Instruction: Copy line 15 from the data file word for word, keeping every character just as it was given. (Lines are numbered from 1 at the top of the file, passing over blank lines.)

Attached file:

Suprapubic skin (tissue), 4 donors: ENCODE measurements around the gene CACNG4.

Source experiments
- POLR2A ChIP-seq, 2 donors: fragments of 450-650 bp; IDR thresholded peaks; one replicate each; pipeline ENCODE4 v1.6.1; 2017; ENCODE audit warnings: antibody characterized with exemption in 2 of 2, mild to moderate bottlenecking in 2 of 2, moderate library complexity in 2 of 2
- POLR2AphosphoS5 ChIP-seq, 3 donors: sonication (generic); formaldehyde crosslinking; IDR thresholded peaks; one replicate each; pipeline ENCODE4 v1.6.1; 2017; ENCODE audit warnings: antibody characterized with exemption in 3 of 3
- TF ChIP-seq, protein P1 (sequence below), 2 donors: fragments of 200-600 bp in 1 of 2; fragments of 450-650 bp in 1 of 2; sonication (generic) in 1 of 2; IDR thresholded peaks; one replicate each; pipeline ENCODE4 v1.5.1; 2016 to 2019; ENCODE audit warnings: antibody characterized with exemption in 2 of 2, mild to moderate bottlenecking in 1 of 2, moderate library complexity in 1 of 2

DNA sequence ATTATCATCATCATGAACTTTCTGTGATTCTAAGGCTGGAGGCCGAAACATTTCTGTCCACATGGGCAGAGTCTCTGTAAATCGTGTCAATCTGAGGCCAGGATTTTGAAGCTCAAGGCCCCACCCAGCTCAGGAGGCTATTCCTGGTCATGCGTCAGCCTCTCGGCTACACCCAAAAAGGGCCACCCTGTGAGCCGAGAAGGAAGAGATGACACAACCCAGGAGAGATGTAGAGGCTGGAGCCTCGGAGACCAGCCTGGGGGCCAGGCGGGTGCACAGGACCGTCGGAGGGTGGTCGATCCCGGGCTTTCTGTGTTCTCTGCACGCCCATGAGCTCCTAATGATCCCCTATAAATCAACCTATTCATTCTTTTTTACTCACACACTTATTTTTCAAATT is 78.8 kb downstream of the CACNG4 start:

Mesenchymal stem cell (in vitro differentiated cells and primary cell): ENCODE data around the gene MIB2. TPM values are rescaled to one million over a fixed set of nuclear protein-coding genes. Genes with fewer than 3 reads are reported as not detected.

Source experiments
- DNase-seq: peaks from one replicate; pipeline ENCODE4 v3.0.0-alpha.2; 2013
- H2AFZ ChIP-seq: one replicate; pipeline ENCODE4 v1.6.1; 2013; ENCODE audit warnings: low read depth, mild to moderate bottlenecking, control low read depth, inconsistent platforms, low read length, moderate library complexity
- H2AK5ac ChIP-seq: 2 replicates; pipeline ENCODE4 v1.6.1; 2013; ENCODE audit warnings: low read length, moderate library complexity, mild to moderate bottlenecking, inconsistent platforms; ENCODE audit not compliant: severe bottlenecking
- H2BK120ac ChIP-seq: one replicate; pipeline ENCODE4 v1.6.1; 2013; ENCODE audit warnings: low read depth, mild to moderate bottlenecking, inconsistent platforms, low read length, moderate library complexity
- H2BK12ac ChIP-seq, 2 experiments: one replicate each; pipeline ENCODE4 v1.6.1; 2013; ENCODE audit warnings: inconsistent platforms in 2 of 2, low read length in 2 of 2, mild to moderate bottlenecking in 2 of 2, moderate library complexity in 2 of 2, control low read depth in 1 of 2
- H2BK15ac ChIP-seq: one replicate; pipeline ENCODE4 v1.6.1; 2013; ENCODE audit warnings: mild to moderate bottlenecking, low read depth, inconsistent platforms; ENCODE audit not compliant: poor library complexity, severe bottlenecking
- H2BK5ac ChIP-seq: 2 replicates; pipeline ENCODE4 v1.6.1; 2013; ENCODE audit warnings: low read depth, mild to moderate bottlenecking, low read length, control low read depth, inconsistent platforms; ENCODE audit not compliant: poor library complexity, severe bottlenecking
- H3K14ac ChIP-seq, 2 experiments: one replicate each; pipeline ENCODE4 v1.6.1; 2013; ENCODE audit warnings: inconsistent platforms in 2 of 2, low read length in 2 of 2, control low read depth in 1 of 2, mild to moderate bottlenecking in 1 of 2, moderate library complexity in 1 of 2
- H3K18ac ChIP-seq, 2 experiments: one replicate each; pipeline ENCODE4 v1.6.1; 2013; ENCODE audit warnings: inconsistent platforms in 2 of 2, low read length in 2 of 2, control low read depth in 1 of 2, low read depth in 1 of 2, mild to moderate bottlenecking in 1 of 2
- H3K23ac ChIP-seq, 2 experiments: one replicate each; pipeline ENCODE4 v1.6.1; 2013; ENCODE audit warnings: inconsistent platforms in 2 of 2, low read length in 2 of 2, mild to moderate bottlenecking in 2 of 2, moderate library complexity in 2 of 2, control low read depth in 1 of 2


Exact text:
- H2BK5ac ChIP-seq: 2 replicates; pipeline ENCODE4 v1.6.1; 2013; ENCODE audit warnings: low read depth, mild to moderate bottlenecking, low read length, control low read depth, inconsistent platforms; ENCODE audit not compliant: poor library complexity, severe bottlenecking